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BioE undergrad team wins accolades for new wearable device to treat bruxism

BruxALERT graphic

Team wins VentureWell E-Team award and reaches finalist round at 2020 Johns Hopkins Healthcare Design Competition Heading link


66 million Americans chronically grind or clench their teeth—and most of them don’t know that they do it. A team of undergraduate bioengineering students are developing a wearable device to help people break the habit.

Allison Bayro, Analise Hernandez, and Brandon Sakas worked on creating a wearable oral device called BruxALERT that uses biofeedback to alert users when they are clenching or grinding—a habit called bruxism that can lead to chronic headaches, face and jaw soreness, receding gums, and lesions of the teeth.

“This is an important feature as only 3 percent of [people] who suffer from bruxism are aware of this behavior and can consciously stop the habit,” Bayro said. She added that current products on the market such as night guards only address symptoms like enamel wearing but do not target the root of the problem.

To clinically test the device, the students are working under the supervisor of Professor Hananeh Esmailbeigi in the Wearable Technology & Sensory Enhancement Laboratory. Nicholas Marjanovic a PhD candidate in the department of bioengineering is also advising the group.

Esmailbeigi said the wearable device sends a signal to an app during instances of clenching or grinding, and the app then collects the data and allows users and their doctors to track the progression of this condition over time.

The team received a $5,000 grant from the VentureWell Stage I E-Team Program, a training that could help them take their invention from the lab to market. They were also one of the finalists from the 225 applicants at the 2020 Johns Hopkins Healthcare Design Competition this spring.

“Our device is in the early stages of development, and the competition was of high caliber. It was an enormous honor to be part it.” Esmailbeigi said.

To prepare for the final round of the Johns Hopkins Healthcare Design Competition, which were held virtually this year, the team had to create a seven-minute pitch covering topics such as the intellectual property, research and development strategy and business model as well as preparation for an eight-minute question-and-answer session. Hernandez said this was a nerve-wracking and exciting experience because it was their first time giving a virtual, professional presentation.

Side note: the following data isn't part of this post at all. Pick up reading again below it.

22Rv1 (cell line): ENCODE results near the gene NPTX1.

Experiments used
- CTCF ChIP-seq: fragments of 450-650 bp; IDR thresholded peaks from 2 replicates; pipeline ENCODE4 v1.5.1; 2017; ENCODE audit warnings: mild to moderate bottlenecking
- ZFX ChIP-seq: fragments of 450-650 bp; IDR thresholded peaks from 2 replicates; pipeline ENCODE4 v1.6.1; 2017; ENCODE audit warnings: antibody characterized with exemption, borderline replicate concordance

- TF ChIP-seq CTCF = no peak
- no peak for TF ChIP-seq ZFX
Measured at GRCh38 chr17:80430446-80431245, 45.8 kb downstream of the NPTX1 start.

“Some of the other projects at the competition were well developed and were being preparing to be on the market,” Hernandez said. “It was interesting to see this because hopefully, our project will get to that phase in the future. It was a great learning experience overall, and I feel more confident in presenting our project and answering any questions moving forward.”

Despite the inability to work in the laboratory due to social distance rules, the team practiced together every night for weeks and continued to work on the prototype and software at home.

Bayro said the project and the competition provided invaluable experience for the team.

“This experience was the culmination of my education as I believe that all the learned technical, professional, and soft skills prepared me to partake in the Johns Hopkins Competition,” Bayro said. “I thoroughly recommend that students participate in opportunities like these to apply such knowledge and skills as well as to expand their professional network.”

As part of the VentureWell grant, the team will receive virtual training on how to bring an invention to the marketplace later this year and will be able to further develop their prototype. They will then have the opportunity to apply for Stage II, which is a $20,000 grant. All three students plan to continue working in Esmailbeigi’s lab on the BruxALERT the next academic year.

“This was really exciting as it was also the same week that we were informed about the transition to online classes for the remaining part of the semester and postponed graduation,” Bayro said. “In light of the changes in the world, the news was incredibly uplifting and exciting.”